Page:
MAASTRICHT, The Netherlands — The European Fine Art Fair, better known as TEFAF, the largest and most prestigious combined category fair on the continent, opened its 29th iteration here Thursday morning to a conservative looking scrum of V.I.P. cardholders.
Against a background of the just released annual TEFAF Art Market Report that pegged global sales for 2015 at $63.8 billion, down 7 percent from 2014, and amidst considerable dealer chatter about the newly formed events TEFAF New York Fall and TEFAF New York Spring, which will debut at the Park Avenue Armory in October 2016 and May 2017 respectively, a number of early transactions took place across the breadth of TEFAF’s some 270 art and antiques dealers.
Since the seasoned fair is probably best known for its Old Masters painting section, the headliner would be the stunning picture by Dutch Golden Age painter Roelandt Savery, “A Still Life of Flowers in a Vase, in a stone niche within a trompe l’oeil frame” from 1615, which sold at London’s Colnaghi Gallery to the Mauritshuis museum in the Hague, home to the Royal Cabinet of Paintings, for €6.5 million. The artist’s signature and date of the painting is “carved” into the trompe-l’oeil base of the stone niche. The work was acquired with funds from the BankGiro Lottery, the Rembrandt Association, and an anonymous private individual.
It was a red-letter day for Colnaghi, empowered by its recent merger with the Madrid/London dealership Coll & Cortes, which has taken over from the renowned Konrad Bernheimer, who will remain as chairman. The booth realized half a dozen sales.
Apart from the Savery, which sold just days before the fair but was only announced this afternoon (with much ado), Colnaghi sold Luca Giordano’s massive, drama filled painting “The Calling of Saints Peter and Andrew” from 1690, measuring 230 by 410 cm, to a European collector in the region of its €2 million asking price.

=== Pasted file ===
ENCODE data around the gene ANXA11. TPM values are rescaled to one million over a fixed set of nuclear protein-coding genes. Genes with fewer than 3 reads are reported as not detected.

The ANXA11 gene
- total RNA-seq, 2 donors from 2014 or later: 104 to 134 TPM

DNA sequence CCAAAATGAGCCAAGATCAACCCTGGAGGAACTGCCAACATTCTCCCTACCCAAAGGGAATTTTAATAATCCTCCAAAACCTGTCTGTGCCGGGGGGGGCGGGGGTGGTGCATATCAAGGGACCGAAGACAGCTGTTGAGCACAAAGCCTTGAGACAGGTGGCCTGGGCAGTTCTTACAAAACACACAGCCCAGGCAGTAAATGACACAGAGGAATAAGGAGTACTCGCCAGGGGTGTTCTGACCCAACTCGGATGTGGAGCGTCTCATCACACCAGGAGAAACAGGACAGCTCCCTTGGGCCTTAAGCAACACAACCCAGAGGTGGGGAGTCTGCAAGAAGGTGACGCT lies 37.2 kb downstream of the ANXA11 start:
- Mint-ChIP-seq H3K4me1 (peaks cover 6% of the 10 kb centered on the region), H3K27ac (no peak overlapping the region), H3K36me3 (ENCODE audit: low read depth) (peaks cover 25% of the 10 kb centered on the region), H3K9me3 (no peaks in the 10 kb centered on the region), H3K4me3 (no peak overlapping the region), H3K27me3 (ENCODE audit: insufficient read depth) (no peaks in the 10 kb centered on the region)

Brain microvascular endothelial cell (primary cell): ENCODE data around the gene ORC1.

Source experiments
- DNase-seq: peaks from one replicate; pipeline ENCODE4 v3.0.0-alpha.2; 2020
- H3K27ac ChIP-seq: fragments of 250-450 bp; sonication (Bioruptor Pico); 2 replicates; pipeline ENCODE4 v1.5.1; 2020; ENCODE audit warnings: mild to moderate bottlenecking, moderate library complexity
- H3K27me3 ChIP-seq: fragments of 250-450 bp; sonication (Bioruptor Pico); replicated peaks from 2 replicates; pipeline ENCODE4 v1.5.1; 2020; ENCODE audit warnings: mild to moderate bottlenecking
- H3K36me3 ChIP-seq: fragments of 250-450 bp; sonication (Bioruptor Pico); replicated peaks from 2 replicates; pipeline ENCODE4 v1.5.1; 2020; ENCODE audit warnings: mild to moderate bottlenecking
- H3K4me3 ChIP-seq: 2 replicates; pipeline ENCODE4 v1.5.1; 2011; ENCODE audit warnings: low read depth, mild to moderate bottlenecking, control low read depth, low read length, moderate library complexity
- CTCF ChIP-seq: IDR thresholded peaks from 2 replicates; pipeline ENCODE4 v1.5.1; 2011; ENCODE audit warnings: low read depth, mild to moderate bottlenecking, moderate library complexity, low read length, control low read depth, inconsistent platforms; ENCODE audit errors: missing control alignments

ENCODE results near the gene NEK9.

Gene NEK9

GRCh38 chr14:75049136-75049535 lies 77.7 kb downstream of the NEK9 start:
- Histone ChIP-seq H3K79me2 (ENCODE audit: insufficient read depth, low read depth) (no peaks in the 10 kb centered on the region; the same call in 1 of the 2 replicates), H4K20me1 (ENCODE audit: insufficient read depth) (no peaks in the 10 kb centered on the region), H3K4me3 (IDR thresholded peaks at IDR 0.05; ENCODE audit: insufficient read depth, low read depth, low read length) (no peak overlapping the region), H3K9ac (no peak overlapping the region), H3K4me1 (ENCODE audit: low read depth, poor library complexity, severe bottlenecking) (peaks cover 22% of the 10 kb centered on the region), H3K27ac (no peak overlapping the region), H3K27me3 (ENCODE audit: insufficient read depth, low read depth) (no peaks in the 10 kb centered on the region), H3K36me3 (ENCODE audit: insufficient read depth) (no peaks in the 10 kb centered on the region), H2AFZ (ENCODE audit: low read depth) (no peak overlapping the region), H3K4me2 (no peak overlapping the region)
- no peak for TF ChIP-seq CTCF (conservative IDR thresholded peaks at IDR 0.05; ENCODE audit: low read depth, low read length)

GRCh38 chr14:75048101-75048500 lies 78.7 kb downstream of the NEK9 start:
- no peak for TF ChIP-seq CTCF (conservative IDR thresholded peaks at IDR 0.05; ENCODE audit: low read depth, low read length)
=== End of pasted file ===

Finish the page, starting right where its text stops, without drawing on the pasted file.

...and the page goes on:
The gallery also sold a mid-17th-century painting by the otherwise anonymous “Master of the Annunciation to the Shepherds,” a 49 ½ by 70 inch oil on canvas, to another European private in the region of €1.8 million, and a brilliantly carved trio by Georg Petel also dating from the 17th century, “Christ and the Two Thieves” in boxwood and each six inches high, in the region of €800,000.
Another sculpted standout was Gregorio Fernandez’s “Saint Benedict of Nursia” in polychromed wood and standing 12 inches high, which Colnaghi sold to an American collector in the region of €450,000.
“We’re incredibly pleased,” said partner Jorge Coll after two early sales.
Paris gallery Talabardon & Gautier showcased its rare and fabulous early Rembrandt van Rijn, “The Unconscious Patient (Sense of Smell)” from circa 1624-25, which had sold before the fair to collector Tom Kaplan of the New York-based Leiden Collection for an otherwise undisclosed seven-figure price understood to be in excess of €2 million. The gallery spotted the richly colored oil at a sleeper auction in New Jersey last September, when it paid $800,000 against a persistent underbidder for the then unattributed work that carried an estimate of $200-300, according to dealer Bertrand Gautier.
Asked why he was exhibiting a painting at TEFAF that had already sold, Gautier said, “Because it’s a symbol of my job and what I do best, to discover pictures and bring it to the attention to people who have a good eye and a lot of taste.”
The 17th century also proved ever popular at Amsterdam-, Paris-, and New York-based gallery Haboldt Pictura Fina Arts, which sold a Surreal looking “Still life with an Ivory goblet, pears, nuts, and a knife on marble sculpted table” by the German painter Georg Hinz for €245,000.